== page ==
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The Mind of Christ

Philippians 2.5–11
Luke 23.1–49


…the Christian faith, while wildly misrepresented in so much of American culture, is really about death and resurrection. It’s about how God continues to reach into the graves we dig for ourselves and pull us out, giving us new life, in ways both dramatic and small. — Nadia Bolz-Weber, Pastrix

Jesus’ whole life is a life that moves from action—from being in control, preaching, teaching, performing miracles—to Passion, in which everything is done to him. He is arrested, whipped, crowned with thorns and nailed to the cross. All this is done to him. The fulfilment of Jesus’ life on earth is not what he did but rather what was done to him. Passion. — Henri Nouwen, From Fear To Love: Lenten Reflections on the Parable of the Prodigal Son


I once spent a week in Timor Leste, East Timor. A week is not a very long time; I don’t claim any expertise in the culture or politics of Timor Leste. But I was there at a very interesting time.

It was February 1998, just over a year before the East Timorese people won their independence from Indonesia. While I was there for this short time, Timor Leste was occupied by Indonesian armed forces. 

I was there to talk with people of the Protestant Church there about my then congregation’s support for young people in tertiary education there. I was with a man who had made the trip several times before and who spoke Indonesian fluently. 

Because I was with him, and also because I am a minister, I found myself in a trusted position. 

I learnt a few things about living under occupation forces that week. Things that Jesus and his contemporaries may have experienced too. 

I learned that while the Timorese people appeared to be relaxed and happy, this was very much a veneer. Their smiles didn’t always meet their eyes. Under the surface, there was a pervasive anxiety that infected everyone. 

I stayed at a hotel in the capital, Dili. There, the staff all belonged to the Indonesian occupying forces. They weren’t in uniform—it was supposed to be a secret—but everyone knew. One day, we were due to speak with some of the locals at the hotel; I started to head for a table in the dining room. My friend suggested we go out into the garden to talk. Why did we go out into the open air? There were bugging devices in the dining room. We didn’t want our conversations recorded by the occupying forces. 

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A God who laments

I had already written this sermon on Lament before the horror of Christchurch on Friday. We heard the statement from the President of the Uniting Church and prayed together; but I left the sermon unchanged apart from one small paragraph.

Luke 13.31–35

Lament is a complex language of complaint, protest, and appeal directed to God. At times, lament may be subdued in tone as a poet wrestles with trouble; at other times, lament may be as loud and vigorous as any praise song.… laments share one commonality: deep faith in God in the midst of pain. — Glenn Pemberton, Hurting with God, p.30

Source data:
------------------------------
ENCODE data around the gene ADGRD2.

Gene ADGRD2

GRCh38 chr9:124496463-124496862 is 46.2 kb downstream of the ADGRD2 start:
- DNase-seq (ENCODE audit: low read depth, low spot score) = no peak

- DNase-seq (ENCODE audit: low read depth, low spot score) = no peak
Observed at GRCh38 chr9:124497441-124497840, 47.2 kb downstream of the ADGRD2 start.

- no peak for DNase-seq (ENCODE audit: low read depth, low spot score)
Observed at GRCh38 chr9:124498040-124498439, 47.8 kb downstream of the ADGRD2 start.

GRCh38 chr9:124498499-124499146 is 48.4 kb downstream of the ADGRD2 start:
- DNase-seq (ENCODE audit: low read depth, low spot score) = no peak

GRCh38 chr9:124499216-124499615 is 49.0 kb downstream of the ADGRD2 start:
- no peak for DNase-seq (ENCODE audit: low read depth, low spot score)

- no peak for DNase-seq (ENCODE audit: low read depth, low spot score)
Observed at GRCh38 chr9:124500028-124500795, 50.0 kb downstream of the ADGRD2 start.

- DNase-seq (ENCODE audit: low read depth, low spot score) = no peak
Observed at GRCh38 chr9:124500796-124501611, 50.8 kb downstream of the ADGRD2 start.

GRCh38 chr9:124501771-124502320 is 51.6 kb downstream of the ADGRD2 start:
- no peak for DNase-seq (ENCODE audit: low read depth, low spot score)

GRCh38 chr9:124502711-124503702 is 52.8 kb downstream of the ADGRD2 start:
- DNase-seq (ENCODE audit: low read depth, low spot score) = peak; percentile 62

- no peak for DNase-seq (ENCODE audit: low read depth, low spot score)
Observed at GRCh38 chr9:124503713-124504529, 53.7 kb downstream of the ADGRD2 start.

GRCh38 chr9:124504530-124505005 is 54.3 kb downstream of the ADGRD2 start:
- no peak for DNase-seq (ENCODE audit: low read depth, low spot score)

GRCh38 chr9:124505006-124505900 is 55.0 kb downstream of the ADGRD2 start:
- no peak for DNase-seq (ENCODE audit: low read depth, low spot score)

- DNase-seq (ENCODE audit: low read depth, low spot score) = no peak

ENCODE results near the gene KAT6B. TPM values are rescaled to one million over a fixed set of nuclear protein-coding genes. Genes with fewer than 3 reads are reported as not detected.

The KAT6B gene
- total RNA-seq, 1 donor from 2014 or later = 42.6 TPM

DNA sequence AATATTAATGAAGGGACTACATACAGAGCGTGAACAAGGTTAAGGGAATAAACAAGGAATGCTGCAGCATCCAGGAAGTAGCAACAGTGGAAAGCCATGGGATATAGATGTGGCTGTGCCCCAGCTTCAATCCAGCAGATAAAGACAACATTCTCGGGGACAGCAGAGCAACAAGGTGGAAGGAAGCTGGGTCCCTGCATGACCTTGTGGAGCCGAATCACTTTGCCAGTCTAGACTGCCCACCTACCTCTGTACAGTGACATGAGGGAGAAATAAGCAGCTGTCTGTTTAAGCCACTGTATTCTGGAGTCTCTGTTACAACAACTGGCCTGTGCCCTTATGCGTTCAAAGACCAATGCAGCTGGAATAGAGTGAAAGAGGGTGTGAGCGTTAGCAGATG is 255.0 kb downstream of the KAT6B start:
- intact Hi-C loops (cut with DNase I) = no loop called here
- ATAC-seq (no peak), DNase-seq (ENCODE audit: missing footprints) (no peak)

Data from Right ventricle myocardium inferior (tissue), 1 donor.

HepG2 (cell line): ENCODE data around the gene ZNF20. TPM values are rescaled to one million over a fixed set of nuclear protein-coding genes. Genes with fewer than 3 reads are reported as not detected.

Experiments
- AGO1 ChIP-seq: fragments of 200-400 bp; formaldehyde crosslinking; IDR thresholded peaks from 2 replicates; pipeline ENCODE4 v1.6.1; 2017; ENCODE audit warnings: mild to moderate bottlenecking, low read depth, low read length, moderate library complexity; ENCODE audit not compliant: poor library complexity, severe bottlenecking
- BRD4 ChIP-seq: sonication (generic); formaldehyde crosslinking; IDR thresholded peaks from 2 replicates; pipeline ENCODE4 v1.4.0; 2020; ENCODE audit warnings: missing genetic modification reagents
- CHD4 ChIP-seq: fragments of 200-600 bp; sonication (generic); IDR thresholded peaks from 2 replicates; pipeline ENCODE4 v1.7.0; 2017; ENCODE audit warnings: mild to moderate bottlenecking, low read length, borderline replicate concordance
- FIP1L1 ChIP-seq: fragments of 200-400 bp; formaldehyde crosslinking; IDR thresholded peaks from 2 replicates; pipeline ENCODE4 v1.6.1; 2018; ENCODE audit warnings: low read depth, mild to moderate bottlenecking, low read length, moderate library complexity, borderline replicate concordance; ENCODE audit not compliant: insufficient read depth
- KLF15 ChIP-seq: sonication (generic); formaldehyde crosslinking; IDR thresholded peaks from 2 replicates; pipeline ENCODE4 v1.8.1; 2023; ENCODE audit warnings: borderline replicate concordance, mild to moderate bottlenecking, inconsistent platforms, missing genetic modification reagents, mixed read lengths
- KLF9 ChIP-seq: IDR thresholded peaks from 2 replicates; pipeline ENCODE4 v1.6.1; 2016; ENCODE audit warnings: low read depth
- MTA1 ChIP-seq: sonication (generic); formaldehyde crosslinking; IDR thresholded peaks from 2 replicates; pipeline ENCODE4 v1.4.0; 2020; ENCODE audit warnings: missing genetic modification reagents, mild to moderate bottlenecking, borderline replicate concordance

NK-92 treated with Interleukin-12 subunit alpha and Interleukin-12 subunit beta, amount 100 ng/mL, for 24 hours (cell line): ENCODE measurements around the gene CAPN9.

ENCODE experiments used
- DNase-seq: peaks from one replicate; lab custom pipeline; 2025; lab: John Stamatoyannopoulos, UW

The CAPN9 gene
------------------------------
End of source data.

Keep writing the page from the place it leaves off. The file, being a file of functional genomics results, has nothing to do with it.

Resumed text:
…the merciful humility of God [is] the most powerful force imaginable. — Jane Williams, The Merciful Humility of God.


Jesus is on his way to Jerusalem. He’s already told the disciples why, though they will not listen:

Let these words sink into your ears: The Son of Man is going to be betrayed into human hands. But they did not understand this saying… (Luke 9.44–45a)

Jesus is going to the last great confrontation with the powers that be, a confrontation that ends with his death. 

In his mind’s eye Jesus sees Jerusalem, and he laments over the city: 

Jerusalem, Jerusalem, the city that kills the prophets and stones those who are sent to it! How often have I desired to gather your children together as a hen gathers her brood under her wings, and you were not willing!

We can say that a lament is a faithful expression of grief. In lament, we ask for God’s help. We know things should be different, we want God’s justice. We may even accuse God, like the Psalm 77 (verses 8–10): 

Has [God’s] steadfast love ceased forever?
Are his promises at an end for all time?
Has God forgotten to be gracious?
Has he in anger shut up his compassion?

And I say, ‘It is my grief
that the right hand of the Most High
  has changed.’

Here, Jesus is continuing this tradition of lament. He is pouring his heart out to God. Why does Jerusalem, the home of God’s great Temple, turn its back on God’s prophets? 

Jesus wants to embrace the people of Jerusalem as a mother hen embraces her chicks under her wings. In this queer imagery, Jesus shows what is in his heart: it is the salvation of Jerusalem. Jesus loves the people as a mother loves her children. 

And Jesus will do whatever is needed to protect her children. 

Jesus laments for Jerusalem. Jesus grieves, all the more so because Jesus knows just what Jerusalem needs: to welcome God into their midst. 

Anyone who laments is aware of their powerlessness. We have grieved over the boys and girls who suffered abuse at the hands of ministers and priests, and not only in the Catholic Church. We have grieved the choice of the special conference of the United Methodist Church in the USA to turn its back on its queer members. We have grieved because we care for the people involved; because we want a safe church; because we want an inclusive church; because we are powerless to bring it about ourselves. 

Most recently, we have grieved over the horror of Muslim believers killed while at prayer in Christchurch. We have asked ‘How long, O God?’

Jesus laments—but what about God? Does God lament? But surely God is almighty, not powerless? Couldn’t almighty God just fix things like *that*? And if God can fix everything but doesn’t, what good is God? 

What do you think about that?

I ask this question about God because the New Testament says things like this about the risen Jesus: